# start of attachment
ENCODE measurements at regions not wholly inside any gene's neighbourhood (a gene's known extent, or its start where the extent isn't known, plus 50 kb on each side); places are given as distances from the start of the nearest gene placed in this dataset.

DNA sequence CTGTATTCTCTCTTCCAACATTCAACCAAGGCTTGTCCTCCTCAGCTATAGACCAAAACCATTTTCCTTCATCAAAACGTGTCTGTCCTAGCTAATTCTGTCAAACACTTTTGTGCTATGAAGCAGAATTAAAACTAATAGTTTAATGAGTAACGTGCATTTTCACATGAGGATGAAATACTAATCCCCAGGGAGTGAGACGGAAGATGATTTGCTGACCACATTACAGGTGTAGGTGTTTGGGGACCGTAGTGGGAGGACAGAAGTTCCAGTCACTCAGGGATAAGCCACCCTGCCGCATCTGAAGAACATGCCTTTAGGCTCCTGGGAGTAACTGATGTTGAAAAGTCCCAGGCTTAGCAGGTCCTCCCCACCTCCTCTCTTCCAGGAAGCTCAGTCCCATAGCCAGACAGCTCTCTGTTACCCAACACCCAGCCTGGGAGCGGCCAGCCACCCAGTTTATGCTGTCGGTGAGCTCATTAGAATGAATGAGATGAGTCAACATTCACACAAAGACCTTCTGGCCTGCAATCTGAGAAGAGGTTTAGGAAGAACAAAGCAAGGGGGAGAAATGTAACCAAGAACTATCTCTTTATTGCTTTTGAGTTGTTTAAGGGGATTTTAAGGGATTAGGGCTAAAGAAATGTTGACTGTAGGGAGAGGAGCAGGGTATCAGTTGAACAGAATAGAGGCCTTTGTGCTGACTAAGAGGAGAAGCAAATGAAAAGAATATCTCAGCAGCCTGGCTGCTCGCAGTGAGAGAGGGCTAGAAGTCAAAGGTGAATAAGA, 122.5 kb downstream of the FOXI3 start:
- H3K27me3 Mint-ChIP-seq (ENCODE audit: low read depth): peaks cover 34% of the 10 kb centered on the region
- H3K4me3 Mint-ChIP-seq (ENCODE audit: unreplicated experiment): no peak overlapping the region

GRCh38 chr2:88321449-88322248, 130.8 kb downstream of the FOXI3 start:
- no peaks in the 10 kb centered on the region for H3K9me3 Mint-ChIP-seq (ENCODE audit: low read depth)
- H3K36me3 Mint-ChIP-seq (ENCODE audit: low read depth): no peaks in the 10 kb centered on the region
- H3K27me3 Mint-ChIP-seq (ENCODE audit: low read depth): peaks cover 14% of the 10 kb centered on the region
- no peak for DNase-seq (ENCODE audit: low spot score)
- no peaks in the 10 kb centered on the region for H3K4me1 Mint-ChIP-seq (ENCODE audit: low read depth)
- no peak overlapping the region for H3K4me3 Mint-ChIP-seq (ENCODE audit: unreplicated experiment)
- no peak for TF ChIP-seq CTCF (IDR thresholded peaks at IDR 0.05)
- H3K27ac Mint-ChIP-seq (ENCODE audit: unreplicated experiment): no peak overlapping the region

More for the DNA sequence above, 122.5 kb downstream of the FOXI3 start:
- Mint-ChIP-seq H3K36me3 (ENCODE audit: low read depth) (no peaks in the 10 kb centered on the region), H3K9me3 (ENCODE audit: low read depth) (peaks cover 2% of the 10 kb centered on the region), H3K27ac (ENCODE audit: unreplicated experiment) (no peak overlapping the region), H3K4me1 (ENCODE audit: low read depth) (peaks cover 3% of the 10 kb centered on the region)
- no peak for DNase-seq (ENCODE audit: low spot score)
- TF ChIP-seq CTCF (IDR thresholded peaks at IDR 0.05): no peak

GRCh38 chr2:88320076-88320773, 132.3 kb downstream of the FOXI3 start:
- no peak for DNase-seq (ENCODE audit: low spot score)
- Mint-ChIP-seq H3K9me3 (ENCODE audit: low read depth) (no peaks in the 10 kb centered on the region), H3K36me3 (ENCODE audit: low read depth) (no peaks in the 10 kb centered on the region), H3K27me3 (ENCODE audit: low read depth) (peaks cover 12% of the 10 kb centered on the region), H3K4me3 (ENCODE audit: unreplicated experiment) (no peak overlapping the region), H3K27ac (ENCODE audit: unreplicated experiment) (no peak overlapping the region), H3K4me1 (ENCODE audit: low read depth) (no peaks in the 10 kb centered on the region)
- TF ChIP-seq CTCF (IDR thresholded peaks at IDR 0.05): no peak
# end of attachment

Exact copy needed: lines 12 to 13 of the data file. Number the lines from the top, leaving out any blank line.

- no peak for TF ChIP-seq CTCF (IDR thresholded peaks at IDR 0.05)
- H3K27ac Mint-ChIP-seq (ENCODE audit: unreplicated experiment): no peak overlapping the region